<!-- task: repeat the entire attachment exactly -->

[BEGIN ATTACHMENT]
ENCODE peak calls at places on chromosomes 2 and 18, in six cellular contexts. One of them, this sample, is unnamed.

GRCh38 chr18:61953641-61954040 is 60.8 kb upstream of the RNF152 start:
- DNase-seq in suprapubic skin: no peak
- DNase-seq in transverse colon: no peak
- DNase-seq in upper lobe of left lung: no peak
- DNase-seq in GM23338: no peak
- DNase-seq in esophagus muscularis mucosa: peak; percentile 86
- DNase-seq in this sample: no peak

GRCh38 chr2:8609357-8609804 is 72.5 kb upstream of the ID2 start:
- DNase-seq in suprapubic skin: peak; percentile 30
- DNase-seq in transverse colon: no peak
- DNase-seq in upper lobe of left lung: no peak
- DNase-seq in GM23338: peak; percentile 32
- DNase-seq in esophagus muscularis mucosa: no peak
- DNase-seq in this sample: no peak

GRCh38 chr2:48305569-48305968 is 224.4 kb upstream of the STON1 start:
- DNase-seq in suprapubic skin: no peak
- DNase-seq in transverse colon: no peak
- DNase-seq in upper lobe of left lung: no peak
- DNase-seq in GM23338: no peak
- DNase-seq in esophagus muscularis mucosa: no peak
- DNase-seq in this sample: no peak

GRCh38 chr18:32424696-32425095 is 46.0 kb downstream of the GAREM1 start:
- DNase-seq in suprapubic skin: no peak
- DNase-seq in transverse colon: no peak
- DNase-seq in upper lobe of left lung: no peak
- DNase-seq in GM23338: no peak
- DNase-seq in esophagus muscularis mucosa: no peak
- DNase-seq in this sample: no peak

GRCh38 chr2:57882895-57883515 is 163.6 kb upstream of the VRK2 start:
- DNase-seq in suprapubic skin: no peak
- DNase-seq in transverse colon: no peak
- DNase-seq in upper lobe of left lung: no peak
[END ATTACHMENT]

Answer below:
ENCODE peak calls at places on chromosomes 2 and 18, in six cellular contexts. One of them, this sample, is unnamed.

GRCh38 chr18:61953641-61954040 is 60.8 kb upstream of the RNF152 start:
- DNase-seq in suprapubic skin: no peak
- DNase-seq in transverse colon: no peak
- DNase-seq in upper lobe of left lung: no peak
- DNase-seq in GM23338: no peak
- DNase-seq in esophagus muscularis mucosa: peak; percentile 86
- DNase-seq in this sample: no peak

GRCh38 chr2:8609357-8609804 is 72.5 kb upstream of the ID2 start:
- DNase-seq in suprapubic skin: peak; percentile 30
- DNase-seq in transverse colon: no peak
- DNase-seq in upper lobe of left lung: no peak
- DNase-seq in GM23338: peak; percentile 32
- DNase-seq in esophagus muscularis mucosa: no peak
- DNase-seq in this sample: no peak

GRCh38 chr2:48305569-48305968 is 224.4 kb upstream of the STON1 start:
- DNase-seq in suprapubic skin: no peak
- DNase-seq in transverse colon: no peak
- DNase-seq in upper lobe of left lung: no peak
- DNase-seq in GM23338: no peak
- DNase-seq in esophagus muscularis mucosa: no peak
- DNase-seq in this sample: no peak

GRCh38 chr18:32424696-32425095 is 46.0 kb downstream of the GAREM1 start:
- DNase-seq in suprapubic skin: no peak
- DNase-seq in transverse colon: no peak
- DNase-seq in upper lobe of left lung: no peak
- DNase-seq in GM23338: no peak
- DNase-seq in esophagus muscularis mucosa: no peak
- DNase-seq in this sample: no peak

GRCh38 chr2:57882895-57883515 is 163.6 kb upstream of the VRK2 start:
- DNase-seq in suprapubic skin: no peak
- DNase-seq in transverse colon: no peak
- DNase-seq in upper lobe of left lung: no peak